They Can’t Hear You…Or Can They? Time to Stop Smack-Talking Your Customers

And so, the relationship theme continues – with more thoughts on respect. Having conducted focus groups with thousands of respondents, it still never ceases to amaze me when a team decides to spend their time on mockery on the other side of the glass, instead of active listening and solutions development. That doesn’t sound at all like a customer relationship. No wonder they’re getting transactional behaviour from their buyers.

As a moderator and facilitator, when I pop into the back room for feedback or additional questions, only to hear product or brand managers talking about how Susan is fat, or Joe is stupid, or Frida has a funny accent, or “Whatsa matter with them, that they just don’t get the benefits of our new feature?”, it tells me something about the team’s listening skills. And their empathy. And how they fall more on the push-marketing than pull-marketing side of the continuum. Remember, that customer is the person who pays your salary, and if you want to bind them to you more tightly, you might want to show them a little more respect. In fact, consider what it would be like if you were all on the same side of the glass – gathered around a table, working together to come up with the best possible solution to their problems.

While the traditional behind-the-glass focus group has value, getting teams face-to-face with their customers has proven to be superior in many of our client engagements. First, it can really reduce this sort of backstabbing, feedback-discounting activity. Isn’t it funny how it is so much easier to gossip or insult buyers behind their backs, than when you’re sitting around a table together? Or to take news that you don’t want to hear and explain it away by insulting the messenger? That’s why we like to use Innovation Games TM as a tool to not only make richer customer discoveries, but to help our clients show their customers and stakeholders some respect. Taking customer engagement to the point where consumers and users are truly co-creators of your brand will elevate your relationship to a whole new positive level. And maybe when you get in their shoes a little, it will be just a tiny bit harder to act like a transaction-marketer who will never see them again. Because isn’t seeing them again what it’s all about?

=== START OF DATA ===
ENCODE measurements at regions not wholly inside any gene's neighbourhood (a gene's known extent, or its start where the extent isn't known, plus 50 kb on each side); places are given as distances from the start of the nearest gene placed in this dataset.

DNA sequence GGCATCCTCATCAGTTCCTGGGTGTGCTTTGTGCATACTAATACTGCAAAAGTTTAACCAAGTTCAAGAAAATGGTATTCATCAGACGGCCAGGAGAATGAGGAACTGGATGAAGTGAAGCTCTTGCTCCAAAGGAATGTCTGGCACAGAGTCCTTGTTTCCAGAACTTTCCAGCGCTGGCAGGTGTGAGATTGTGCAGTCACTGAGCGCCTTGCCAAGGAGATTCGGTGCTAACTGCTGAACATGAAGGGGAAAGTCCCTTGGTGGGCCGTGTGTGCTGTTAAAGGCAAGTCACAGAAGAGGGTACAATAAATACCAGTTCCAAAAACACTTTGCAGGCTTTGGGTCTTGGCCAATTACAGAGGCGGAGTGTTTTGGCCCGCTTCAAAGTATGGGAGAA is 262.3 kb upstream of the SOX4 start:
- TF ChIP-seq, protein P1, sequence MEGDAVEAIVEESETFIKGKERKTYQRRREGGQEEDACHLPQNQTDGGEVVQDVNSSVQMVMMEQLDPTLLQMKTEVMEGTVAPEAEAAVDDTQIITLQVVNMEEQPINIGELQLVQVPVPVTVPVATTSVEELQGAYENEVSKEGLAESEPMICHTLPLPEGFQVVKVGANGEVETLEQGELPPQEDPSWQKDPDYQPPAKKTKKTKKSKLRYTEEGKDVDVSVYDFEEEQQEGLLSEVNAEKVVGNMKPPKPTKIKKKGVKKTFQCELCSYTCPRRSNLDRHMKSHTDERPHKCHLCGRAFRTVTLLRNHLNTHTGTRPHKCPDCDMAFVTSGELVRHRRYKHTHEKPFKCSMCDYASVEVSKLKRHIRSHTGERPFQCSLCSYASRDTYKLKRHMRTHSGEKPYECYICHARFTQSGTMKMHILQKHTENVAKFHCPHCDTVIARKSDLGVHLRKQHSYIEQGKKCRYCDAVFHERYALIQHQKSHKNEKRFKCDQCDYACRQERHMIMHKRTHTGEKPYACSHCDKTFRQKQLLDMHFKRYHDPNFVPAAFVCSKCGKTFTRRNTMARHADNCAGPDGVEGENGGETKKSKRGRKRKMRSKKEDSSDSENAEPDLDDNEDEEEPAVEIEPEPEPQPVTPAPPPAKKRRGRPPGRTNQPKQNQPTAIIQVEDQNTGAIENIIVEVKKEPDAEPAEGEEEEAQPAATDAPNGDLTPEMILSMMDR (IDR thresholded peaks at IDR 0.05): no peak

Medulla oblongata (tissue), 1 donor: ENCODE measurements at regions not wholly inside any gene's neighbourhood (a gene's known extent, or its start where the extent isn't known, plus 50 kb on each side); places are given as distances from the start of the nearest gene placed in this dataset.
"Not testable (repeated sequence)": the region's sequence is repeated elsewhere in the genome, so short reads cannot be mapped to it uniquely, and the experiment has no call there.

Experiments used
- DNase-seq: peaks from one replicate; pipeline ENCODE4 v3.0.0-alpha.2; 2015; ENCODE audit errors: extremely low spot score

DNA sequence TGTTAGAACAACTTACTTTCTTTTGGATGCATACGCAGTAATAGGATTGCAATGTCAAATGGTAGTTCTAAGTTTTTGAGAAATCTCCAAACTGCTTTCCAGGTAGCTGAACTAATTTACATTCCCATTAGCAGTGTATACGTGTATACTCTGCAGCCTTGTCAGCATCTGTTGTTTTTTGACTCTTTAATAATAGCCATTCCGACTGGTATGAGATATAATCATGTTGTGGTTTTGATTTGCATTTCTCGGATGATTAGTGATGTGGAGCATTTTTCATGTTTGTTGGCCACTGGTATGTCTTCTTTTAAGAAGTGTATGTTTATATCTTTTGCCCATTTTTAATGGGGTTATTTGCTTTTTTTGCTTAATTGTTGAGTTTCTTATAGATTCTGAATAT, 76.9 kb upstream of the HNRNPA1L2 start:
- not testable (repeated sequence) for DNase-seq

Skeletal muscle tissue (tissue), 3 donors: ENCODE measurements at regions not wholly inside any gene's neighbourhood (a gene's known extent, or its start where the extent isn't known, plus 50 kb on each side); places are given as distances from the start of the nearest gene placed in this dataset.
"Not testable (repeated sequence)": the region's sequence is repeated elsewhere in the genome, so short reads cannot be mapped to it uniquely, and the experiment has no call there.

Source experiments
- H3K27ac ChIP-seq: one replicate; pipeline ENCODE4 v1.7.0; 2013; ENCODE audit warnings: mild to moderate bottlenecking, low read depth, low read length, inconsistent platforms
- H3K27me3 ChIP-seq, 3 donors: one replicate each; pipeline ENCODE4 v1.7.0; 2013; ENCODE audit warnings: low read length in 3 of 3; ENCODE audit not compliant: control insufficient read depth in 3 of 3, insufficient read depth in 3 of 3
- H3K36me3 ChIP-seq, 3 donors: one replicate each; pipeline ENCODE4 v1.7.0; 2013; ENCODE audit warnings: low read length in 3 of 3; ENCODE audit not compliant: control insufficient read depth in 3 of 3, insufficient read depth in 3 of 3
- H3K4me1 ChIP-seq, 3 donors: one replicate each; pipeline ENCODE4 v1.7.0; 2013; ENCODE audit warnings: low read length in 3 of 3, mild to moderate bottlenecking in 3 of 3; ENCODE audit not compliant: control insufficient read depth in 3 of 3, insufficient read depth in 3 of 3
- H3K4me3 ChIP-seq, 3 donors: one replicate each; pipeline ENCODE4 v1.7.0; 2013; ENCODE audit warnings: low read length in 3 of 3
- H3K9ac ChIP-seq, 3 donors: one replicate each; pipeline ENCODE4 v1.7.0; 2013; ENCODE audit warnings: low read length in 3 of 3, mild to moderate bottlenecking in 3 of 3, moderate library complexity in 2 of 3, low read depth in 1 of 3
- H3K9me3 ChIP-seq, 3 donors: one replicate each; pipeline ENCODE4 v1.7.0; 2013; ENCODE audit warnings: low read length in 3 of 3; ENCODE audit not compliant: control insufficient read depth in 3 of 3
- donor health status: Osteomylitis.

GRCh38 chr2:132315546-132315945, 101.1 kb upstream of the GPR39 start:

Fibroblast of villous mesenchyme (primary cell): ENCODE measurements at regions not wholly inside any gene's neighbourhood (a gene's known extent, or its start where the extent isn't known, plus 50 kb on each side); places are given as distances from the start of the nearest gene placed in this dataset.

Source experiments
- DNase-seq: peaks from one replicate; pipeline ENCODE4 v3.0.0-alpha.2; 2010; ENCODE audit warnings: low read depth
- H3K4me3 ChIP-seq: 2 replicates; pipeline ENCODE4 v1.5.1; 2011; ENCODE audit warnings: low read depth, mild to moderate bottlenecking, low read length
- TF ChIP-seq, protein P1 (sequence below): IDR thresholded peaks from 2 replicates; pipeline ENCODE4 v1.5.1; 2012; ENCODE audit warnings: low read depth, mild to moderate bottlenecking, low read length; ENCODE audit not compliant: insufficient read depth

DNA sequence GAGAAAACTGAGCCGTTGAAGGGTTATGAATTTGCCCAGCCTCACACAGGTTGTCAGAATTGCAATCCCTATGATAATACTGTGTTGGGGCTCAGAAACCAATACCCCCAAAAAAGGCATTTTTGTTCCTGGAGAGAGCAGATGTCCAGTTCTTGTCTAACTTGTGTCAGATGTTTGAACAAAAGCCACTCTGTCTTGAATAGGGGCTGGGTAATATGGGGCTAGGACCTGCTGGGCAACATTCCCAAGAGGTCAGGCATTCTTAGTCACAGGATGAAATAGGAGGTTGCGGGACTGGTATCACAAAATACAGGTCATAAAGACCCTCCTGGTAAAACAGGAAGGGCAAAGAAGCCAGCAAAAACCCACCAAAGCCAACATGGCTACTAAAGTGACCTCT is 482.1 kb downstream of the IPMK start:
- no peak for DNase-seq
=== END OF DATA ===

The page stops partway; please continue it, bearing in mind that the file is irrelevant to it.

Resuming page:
Keeping customer conversations going,

Megann and Steve

R-E-S-P-E-C-T Find out what it means to me (your customer)

One of the underlying features of great relationships is respect.  True respect is when it is both given and received, mutual respect.

In commercial relationships we often measure the level of respect our customers provide to us through metrics such as repeat purchases, or survey-based systems such as Net Promoter Score.  But how often do we examine the level of respect we show to our customers?